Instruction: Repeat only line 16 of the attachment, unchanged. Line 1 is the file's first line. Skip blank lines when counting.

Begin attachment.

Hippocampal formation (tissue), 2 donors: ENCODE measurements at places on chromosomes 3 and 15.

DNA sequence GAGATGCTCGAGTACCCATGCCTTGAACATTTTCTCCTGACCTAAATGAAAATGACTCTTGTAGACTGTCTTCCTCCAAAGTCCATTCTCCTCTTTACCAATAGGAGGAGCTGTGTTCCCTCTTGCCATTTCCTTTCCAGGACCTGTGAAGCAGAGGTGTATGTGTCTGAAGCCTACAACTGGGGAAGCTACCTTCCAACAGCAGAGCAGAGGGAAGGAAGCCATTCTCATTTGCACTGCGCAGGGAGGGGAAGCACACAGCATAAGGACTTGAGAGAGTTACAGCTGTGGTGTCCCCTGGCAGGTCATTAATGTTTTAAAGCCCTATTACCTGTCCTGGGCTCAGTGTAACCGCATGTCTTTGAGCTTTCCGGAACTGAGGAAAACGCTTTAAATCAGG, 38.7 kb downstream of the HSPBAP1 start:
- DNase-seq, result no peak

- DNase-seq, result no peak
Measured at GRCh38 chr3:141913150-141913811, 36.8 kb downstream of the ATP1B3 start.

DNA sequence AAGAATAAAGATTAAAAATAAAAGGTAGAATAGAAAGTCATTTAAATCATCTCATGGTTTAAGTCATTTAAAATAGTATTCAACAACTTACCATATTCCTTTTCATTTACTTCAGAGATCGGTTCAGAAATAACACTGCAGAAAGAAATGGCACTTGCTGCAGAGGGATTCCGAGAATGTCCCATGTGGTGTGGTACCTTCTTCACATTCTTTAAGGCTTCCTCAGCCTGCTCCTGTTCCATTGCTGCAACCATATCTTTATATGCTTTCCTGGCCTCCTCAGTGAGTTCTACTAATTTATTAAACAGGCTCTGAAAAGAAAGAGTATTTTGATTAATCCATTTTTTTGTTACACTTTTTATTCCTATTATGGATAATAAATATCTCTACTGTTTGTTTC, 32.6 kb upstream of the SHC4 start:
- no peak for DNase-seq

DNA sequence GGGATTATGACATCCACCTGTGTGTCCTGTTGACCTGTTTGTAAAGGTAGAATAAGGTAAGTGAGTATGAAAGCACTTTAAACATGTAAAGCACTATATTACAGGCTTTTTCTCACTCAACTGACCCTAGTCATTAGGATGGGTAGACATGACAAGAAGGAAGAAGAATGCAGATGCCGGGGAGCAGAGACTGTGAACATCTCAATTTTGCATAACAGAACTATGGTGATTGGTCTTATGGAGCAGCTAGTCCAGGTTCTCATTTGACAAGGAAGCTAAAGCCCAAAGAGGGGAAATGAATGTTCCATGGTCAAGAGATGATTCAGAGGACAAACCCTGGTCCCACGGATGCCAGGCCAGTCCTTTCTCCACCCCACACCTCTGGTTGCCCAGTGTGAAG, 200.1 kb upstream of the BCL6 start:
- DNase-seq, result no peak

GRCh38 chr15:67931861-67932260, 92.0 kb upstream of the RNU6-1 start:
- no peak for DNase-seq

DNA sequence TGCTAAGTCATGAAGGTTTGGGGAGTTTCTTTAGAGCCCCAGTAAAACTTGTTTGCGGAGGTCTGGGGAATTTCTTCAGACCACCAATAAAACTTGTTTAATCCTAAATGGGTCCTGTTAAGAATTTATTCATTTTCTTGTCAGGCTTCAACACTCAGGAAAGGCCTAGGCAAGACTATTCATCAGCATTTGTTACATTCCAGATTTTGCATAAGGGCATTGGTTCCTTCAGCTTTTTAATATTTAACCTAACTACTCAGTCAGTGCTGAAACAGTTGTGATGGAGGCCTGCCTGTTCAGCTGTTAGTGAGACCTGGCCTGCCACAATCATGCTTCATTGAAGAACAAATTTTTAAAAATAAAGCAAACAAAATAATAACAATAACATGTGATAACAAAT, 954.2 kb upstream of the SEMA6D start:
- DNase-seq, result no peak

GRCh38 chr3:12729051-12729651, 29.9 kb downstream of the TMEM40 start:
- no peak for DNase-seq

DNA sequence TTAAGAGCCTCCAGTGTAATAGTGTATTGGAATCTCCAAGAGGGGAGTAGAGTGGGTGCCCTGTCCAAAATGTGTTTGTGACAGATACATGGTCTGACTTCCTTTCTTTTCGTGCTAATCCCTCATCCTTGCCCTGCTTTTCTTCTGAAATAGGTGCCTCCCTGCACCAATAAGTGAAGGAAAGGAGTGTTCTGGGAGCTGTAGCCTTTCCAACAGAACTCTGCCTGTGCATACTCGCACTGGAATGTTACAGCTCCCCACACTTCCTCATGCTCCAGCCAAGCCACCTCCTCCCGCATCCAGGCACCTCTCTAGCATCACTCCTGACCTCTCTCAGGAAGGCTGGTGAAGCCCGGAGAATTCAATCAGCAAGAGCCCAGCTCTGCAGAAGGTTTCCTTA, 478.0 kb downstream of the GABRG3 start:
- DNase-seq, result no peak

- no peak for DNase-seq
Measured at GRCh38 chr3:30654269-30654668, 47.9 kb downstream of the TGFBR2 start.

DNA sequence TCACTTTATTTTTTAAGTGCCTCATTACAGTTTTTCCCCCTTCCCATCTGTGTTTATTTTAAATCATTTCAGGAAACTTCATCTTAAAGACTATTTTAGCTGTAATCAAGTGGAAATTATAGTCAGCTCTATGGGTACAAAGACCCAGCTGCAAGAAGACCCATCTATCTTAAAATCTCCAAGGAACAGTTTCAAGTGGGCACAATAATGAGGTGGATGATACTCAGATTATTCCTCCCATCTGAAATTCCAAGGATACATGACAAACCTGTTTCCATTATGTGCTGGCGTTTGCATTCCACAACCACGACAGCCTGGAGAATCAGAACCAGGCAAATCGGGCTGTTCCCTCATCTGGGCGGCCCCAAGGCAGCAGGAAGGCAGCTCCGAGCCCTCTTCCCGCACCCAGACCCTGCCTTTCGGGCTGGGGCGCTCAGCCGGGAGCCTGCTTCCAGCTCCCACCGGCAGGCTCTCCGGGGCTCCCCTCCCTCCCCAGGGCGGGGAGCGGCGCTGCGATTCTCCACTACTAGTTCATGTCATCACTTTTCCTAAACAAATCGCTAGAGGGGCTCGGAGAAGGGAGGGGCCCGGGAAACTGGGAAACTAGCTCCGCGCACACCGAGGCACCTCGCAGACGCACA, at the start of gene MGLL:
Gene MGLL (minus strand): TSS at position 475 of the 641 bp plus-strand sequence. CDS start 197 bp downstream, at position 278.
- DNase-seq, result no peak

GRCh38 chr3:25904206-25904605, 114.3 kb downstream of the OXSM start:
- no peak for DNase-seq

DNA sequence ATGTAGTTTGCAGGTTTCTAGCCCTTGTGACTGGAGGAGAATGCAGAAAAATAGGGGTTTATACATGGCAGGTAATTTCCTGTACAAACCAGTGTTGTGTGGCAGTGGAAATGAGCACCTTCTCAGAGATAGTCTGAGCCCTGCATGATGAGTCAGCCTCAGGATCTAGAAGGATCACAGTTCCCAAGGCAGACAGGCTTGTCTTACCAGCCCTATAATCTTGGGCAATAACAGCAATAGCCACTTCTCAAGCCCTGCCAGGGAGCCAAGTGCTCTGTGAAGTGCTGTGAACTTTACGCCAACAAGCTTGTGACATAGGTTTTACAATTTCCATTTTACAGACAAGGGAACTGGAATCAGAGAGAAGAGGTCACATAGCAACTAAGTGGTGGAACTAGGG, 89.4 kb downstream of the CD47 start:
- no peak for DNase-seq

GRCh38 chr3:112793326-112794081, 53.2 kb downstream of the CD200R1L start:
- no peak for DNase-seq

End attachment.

DNA sequence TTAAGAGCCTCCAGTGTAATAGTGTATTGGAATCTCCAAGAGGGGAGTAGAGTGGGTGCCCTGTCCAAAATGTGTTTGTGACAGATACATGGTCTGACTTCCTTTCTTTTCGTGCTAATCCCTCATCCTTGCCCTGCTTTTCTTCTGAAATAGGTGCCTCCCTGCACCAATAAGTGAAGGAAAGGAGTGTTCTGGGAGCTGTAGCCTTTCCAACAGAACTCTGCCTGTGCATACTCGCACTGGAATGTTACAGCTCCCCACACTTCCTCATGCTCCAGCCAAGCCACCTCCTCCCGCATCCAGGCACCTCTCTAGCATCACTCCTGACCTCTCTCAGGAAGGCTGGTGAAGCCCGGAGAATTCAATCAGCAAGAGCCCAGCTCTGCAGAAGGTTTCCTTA, 478.0 kb downstream of the GABRG3 start: